In the southernmost Indian State of Kerala, Kathakali is the traditional dance.
At the performance where I took these photographs, the narrator used a hand percussion instrument and he was dressed in white and stood in a back corner of the stage. The drummer sat on a cloth-covered box in the back corner opposite the narrator, and the dancers took the front and middle of the stage.
The narrator described the dance as a way to relate to goodness. He explained the signs and symbols of the dance while the dancers demonstrated. Facial movements, eye movements, and neck and shoulder movements are used to convey traditional Hindu stories that the audience already knows–like enacting Biblical stories for a Christian audience.
Frequently, the audience arrives early to watch the actors having their heavy makeup applied. The dancers painted with bright green were the good characters; the dancers painted with red were the bad characters. (So was the Wicked Witch of the West good or bad?)
Sometimes a dancer might wear long silver nails like long finger picks on the fingers of only one hand and I wondered if that character had been a guitarist in a past life and now couldn’t get rid of the coveted, long nails (for finger picking) if they tried. These fantastic characters, in the bare setting with the drumming, gave me the sensation that I was at a séance conjuring up the surreal.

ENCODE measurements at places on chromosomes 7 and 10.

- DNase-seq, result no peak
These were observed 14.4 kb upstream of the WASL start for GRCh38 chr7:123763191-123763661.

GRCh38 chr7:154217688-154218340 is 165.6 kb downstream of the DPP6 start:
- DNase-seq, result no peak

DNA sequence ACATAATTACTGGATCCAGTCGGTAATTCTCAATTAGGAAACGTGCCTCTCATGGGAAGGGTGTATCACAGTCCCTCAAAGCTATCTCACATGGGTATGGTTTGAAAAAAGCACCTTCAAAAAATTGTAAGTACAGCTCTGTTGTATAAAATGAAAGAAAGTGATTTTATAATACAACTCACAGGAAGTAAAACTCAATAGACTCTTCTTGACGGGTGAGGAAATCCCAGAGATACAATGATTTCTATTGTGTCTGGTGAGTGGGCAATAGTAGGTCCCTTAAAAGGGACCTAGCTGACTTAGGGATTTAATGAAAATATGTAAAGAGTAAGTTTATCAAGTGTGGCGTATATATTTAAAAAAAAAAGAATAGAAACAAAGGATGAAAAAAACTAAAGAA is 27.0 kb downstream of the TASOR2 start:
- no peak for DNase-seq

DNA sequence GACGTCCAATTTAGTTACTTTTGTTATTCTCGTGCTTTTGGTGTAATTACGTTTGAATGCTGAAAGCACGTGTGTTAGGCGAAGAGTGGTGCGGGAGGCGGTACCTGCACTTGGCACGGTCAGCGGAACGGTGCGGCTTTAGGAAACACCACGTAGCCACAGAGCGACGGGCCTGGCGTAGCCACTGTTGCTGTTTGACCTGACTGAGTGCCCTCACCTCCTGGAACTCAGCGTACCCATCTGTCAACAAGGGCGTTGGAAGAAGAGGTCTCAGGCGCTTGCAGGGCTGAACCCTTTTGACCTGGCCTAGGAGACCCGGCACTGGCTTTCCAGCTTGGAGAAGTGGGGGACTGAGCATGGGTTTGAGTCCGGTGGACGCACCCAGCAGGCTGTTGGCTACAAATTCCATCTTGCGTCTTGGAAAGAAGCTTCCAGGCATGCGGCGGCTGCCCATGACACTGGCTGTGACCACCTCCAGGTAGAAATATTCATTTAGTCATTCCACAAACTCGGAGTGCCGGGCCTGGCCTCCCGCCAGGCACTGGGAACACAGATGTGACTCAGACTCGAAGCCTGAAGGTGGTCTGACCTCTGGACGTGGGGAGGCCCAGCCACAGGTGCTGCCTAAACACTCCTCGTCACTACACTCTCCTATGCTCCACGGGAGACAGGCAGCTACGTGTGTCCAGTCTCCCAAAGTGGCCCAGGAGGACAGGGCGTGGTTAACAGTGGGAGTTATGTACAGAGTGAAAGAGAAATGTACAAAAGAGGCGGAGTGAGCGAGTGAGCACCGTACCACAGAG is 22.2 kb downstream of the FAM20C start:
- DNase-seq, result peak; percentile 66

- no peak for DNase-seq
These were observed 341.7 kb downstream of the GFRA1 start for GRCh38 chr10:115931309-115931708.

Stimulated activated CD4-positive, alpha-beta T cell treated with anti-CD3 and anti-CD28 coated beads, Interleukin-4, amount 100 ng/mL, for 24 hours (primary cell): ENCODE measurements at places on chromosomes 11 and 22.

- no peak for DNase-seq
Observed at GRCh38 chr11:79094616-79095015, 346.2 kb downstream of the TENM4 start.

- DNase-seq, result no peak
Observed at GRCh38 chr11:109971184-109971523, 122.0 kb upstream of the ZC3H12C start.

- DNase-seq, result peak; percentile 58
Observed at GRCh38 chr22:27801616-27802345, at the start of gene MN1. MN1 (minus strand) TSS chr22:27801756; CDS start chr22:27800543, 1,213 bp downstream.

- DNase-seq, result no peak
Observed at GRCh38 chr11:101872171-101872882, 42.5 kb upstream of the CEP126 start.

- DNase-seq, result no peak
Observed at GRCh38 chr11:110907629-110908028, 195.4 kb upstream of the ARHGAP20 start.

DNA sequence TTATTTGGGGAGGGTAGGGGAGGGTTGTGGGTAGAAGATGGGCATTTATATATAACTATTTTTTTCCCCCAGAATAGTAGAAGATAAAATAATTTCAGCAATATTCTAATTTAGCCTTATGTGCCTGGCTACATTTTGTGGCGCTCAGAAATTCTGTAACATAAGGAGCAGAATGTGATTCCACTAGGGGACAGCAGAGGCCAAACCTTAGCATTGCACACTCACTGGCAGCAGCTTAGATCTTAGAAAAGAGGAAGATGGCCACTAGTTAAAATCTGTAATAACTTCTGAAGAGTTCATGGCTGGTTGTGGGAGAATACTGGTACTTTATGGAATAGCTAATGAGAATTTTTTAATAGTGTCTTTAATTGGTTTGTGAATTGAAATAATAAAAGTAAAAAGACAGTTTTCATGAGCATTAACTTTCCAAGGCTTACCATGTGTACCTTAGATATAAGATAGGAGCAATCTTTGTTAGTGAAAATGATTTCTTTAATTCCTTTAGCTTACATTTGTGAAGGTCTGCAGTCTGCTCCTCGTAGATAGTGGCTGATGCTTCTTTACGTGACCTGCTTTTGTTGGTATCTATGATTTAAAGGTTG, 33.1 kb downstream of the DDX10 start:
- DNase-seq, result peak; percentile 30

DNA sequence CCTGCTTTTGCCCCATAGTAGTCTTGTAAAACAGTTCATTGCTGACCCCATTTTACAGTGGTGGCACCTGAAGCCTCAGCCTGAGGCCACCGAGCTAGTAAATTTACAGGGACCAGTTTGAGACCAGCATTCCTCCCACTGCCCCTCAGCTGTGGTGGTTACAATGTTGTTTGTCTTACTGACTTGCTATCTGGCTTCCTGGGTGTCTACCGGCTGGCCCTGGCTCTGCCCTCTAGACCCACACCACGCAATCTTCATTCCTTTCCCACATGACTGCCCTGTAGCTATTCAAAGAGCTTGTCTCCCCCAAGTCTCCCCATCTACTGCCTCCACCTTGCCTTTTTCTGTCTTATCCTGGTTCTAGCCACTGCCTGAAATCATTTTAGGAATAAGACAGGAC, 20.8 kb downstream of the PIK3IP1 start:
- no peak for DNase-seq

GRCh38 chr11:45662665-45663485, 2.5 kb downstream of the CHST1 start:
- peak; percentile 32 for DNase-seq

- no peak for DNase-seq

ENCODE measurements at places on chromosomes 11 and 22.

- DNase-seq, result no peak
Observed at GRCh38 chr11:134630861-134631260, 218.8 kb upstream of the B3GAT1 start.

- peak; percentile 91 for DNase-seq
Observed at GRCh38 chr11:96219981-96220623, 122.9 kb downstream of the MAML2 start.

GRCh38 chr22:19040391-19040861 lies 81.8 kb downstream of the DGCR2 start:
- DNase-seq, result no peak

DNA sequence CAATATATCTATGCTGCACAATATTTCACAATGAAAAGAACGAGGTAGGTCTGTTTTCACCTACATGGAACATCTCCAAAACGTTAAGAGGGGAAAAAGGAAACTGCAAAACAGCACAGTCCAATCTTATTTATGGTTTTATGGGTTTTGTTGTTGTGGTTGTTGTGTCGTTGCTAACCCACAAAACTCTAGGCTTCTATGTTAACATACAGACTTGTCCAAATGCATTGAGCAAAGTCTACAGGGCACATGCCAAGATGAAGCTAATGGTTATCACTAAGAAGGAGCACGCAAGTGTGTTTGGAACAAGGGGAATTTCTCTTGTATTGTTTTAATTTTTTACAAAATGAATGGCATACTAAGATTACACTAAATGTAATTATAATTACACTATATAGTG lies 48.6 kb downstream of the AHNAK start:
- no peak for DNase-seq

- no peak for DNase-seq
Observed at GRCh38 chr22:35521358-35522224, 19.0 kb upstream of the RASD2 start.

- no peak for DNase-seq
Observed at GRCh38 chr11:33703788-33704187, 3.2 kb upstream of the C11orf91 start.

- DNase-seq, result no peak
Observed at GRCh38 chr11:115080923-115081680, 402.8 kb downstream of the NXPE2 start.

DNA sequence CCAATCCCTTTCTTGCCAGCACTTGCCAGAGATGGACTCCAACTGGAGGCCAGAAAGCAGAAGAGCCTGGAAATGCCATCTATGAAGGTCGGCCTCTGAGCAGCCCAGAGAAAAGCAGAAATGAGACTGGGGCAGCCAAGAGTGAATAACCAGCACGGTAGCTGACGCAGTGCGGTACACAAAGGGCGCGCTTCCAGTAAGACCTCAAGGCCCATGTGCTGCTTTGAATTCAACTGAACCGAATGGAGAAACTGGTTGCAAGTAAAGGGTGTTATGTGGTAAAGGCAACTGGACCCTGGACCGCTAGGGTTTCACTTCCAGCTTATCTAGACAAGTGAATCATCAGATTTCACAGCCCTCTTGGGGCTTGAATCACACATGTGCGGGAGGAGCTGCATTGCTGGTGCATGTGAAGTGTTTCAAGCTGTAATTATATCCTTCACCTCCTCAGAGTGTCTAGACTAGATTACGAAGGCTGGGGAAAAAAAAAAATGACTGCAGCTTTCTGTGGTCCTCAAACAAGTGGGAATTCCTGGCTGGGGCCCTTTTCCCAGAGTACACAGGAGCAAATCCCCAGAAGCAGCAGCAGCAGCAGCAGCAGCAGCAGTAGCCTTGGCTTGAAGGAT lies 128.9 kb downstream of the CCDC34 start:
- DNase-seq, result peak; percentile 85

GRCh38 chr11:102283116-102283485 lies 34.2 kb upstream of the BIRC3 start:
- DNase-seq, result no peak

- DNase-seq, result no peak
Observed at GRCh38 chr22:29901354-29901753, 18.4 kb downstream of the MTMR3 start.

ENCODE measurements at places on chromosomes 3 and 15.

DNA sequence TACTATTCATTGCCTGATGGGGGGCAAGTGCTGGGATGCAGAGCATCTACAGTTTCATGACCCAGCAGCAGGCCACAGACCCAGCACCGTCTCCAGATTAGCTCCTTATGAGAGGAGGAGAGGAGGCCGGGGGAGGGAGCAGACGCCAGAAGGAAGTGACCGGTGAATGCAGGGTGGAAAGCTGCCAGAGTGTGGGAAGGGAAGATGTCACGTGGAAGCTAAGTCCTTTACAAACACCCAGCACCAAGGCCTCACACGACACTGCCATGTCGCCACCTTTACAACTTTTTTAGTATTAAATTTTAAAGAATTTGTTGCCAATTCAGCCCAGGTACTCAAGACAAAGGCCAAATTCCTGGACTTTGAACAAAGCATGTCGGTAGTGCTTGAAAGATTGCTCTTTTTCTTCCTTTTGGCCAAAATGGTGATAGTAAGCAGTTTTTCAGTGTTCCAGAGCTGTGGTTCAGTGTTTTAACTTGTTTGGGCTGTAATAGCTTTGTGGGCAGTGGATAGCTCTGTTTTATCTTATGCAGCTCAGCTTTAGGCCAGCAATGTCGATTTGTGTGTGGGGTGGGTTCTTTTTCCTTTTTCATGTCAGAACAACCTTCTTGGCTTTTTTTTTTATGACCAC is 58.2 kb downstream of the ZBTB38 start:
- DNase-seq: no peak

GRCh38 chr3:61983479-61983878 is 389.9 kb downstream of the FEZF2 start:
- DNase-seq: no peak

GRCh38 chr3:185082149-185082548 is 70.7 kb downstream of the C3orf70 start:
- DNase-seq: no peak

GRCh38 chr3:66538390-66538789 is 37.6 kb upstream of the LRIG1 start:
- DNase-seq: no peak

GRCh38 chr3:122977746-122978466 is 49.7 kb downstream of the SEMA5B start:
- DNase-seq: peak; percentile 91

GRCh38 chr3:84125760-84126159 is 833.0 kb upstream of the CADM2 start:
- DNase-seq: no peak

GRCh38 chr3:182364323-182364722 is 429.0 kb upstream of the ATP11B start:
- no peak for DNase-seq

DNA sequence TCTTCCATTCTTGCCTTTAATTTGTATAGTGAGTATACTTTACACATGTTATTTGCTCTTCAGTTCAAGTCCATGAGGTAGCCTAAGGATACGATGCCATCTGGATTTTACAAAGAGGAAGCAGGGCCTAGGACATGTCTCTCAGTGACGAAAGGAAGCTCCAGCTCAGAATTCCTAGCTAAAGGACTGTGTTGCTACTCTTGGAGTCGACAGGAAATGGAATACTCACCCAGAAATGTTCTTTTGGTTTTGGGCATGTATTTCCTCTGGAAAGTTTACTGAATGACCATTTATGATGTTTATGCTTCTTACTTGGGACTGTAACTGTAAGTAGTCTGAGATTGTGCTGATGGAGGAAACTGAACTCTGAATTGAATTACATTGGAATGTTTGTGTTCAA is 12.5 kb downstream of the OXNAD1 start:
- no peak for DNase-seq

“It didn’t matter that the story had begun, because Kathakali discovered long ago that the secret of the Great Stories is that they have no secrets. The Great Stories are the ones you have heard and want to hear again. The ones you can enter anywhere and inhabit comfortably. They don’t deceive you with thrills and trick endings.”—Arunhati Roy, from The God of Small Things
Eye Dancing and India’s Ancient Art of Kathakali is a YouTube that provides more information.
Buy it. Read it. Let me know what you think. –TMLL